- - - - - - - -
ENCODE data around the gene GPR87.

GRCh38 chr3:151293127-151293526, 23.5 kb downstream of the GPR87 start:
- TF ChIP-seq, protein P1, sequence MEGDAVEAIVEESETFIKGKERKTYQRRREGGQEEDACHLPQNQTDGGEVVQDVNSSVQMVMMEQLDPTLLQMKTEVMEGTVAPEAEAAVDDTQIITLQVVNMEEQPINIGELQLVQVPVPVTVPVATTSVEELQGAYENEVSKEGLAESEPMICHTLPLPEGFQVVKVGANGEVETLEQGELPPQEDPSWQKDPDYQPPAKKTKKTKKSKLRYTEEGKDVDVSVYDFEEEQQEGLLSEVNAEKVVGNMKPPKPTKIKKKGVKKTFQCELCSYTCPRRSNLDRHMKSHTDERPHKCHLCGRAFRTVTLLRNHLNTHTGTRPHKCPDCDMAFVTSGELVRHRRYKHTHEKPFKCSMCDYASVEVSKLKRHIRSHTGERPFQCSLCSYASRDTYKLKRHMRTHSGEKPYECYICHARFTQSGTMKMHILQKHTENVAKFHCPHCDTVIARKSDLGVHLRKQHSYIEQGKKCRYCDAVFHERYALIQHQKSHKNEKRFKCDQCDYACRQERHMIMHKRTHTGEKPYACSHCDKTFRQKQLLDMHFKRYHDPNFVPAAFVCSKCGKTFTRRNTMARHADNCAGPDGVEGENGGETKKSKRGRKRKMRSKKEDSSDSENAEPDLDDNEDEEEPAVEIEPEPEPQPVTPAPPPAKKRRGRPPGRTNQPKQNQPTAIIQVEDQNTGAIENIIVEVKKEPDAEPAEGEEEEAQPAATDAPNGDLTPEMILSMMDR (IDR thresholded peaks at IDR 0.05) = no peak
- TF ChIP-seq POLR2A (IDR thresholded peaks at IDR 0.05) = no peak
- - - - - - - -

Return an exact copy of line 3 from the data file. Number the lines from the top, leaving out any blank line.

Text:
- TF ChIP-seq, protein P1, sequence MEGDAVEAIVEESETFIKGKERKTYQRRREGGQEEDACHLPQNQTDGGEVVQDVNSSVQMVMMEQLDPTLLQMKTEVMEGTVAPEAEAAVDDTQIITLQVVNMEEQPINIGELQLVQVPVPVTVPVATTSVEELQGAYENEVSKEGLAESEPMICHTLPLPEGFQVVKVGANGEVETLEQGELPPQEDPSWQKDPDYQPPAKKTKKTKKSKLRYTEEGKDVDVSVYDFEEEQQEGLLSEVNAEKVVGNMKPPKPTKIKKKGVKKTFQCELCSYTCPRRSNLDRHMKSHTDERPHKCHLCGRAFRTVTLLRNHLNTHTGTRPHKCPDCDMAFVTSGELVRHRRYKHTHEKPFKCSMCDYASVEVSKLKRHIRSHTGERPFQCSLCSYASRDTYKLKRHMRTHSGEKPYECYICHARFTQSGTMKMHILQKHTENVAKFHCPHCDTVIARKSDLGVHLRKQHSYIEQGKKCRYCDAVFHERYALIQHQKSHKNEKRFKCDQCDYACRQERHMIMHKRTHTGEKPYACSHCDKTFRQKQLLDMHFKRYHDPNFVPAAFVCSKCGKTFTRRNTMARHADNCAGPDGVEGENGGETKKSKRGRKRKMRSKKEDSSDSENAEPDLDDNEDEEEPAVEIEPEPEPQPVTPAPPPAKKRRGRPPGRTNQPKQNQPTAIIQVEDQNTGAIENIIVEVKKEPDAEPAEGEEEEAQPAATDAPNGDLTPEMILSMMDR (IDR thresholded peaks at IDR 0.05) = no peak